A dangerous act

Hertfordshire Mercury, 16th October 1915

Transcript

A dangerous act

At Ware Petty Sessions on Tuesday, Charles Cannon (38), an engine driver, of Temple Inn, Roydon, was summoned for obstructing the highway on September 24, at Stanstead Abbotts.

He pleaded not guilty.  William Huttlestone, living at South Street, Stanstead Abbotts, said that on the date in question about 8.15 p.m., he was driving a car from Hunsdon to Stanstead Abbotts.  About half-way between Newlands and the top of Little Cats Hill he saw a steam motor-lorry standing in the middle of the road.  The witness sounded his hooter about 50 yards before he got to it.  The witness cut into the bank in order to get past.  When he had passed, he got off his own car and went back to the steam lorry and found two men, one of whom was the defendant, and they were both asleep.  The witness woke them up, and they seemed to be very ‘funny’.  The witness informed the police.

It was a dark night, and it was very dangerous for a motor to be standing in the position it was in.  PC Frogley said that on the date in question he went with PC Field to the spot where the motor lorry had apparently stood.  There was a quantity of oil in the road, and the witness followed the tracks of the wheels to Roydon Flour Mills, and then to the ‘Temple Inn’, Roydon, where he found the defendant.

He admitted being the driver of the motor-lorry, and seemed very muddled.  He could not tell where he stopped, or anything in fact after leaving Hunsdon.  The defendant afterwards made a statement to the effect that he left Roydon Mill at 1 p.m. with the motor-lorry loaded with flour, in company with Edward Lawrence, to deliver flour at Hunsdon, Widford, and Hadham.  He arrived at Hadham at 3.15 and left about 5 p.m.  He got to Hunsdon about 6.15 and stopped there and had a drink, lighted his lamps, and oiled up.  He left about 6.45, and after going about two miles he had to stop to get up steam.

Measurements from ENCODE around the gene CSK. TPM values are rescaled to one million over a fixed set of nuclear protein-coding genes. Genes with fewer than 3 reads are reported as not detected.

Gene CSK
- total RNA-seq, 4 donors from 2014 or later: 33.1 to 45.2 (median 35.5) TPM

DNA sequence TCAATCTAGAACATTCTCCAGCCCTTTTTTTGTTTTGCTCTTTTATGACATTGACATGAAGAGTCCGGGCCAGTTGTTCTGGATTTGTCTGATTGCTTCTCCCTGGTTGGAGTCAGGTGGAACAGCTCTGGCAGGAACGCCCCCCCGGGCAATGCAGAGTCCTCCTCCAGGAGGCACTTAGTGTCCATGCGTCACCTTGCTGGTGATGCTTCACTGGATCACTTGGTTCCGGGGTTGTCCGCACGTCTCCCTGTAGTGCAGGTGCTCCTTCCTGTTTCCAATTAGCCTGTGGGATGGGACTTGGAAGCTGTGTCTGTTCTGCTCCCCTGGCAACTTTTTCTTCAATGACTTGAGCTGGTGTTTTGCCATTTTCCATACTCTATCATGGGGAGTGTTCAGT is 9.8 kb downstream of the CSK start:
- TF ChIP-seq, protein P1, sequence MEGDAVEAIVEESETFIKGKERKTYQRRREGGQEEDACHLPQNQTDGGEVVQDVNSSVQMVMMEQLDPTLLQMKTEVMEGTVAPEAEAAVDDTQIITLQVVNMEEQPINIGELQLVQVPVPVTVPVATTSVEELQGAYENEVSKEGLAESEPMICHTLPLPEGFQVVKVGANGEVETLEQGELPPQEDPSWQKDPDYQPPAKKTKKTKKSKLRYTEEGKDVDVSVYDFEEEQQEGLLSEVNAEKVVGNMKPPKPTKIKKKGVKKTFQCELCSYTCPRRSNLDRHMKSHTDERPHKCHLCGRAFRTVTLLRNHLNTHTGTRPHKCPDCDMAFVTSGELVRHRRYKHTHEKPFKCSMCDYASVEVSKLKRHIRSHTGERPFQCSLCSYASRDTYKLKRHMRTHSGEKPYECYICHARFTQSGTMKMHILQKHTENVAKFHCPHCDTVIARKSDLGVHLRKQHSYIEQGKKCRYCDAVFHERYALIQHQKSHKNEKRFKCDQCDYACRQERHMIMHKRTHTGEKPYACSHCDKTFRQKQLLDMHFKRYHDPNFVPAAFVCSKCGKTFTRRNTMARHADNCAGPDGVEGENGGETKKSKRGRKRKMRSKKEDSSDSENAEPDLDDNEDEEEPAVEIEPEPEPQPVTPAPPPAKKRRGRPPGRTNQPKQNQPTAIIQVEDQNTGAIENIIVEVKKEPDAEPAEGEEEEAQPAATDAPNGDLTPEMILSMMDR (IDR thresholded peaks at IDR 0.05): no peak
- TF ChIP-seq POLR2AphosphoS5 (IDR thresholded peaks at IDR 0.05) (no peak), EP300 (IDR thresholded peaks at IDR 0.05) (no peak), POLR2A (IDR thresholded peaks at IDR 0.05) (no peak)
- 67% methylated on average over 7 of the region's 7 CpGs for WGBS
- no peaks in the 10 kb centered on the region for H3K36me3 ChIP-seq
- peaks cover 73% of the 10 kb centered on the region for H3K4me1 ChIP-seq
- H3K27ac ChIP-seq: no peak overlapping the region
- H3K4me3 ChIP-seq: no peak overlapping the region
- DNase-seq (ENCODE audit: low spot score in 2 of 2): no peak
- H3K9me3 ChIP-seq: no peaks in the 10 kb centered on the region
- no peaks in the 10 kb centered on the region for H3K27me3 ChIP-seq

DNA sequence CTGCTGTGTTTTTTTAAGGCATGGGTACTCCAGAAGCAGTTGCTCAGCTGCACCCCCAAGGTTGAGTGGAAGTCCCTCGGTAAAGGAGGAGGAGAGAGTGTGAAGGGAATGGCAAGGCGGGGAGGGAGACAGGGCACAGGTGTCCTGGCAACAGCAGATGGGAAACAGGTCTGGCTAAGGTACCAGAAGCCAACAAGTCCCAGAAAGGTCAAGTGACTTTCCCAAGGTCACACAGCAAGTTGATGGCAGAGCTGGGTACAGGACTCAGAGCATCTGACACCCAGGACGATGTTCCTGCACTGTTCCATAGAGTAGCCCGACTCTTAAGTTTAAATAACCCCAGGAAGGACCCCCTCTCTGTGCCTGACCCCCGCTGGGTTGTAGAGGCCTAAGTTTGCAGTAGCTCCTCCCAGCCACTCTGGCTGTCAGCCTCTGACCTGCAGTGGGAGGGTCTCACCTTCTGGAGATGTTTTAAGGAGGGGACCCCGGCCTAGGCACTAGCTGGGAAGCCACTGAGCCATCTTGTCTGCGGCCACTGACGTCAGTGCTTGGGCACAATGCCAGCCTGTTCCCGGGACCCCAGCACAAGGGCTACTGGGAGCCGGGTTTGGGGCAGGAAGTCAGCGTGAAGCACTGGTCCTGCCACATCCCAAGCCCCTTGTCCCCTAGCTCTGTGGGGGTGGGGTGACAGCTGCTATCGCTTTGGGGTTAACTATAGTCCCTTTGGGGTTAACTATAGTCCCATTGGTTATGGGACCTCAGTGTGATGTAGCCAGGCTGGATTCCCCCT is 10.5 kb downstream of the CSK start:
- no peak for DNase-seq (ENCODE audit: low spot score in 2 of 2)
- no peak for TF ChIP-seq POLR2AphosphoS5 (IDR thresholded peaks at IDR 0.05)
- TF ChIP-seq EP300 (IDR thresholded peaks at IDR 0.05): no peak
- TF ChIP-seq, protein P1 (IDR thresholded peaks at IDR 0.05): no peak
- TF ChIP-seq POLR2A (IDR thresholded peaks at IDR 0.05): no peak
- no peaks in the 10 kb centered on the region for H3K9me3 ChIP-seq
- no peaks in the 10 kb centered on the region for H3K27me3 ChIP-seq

The next he knew was someone saying ‘Can’t you get along, mate?’  He did not see a motor-car, and might have dozed off.  They both woke up when the man spoke to them.  He did not know which side of the road he was on, or where he was.  He arrived home at 9 p.m.

PC Frogley added that the point where the lorry stopped was very dark owing to overhanging trees, very winding, and 14 feet wide.  PC Field said that when he served the summons the defendant said he had been about a good many hours before this happened.  He did not intend to stop in the road many minutes, but he dropped off to sleep.  He did not know what part of the road he stopped on.

The defendant, addressing the Bench, said he had been out 40 hours right off without rest, and he had to stop for steam, and must have dozed off.

The defendant’s employer wrote to the effect that the defendant had been out all the day and night of September 23 and all day September 24, without rest, owing to the poor quality of the coal.

The defendant was fined 9 shillings, the Chairman remarking that his employer ought not to have allowed him to go out without sufficient rest.

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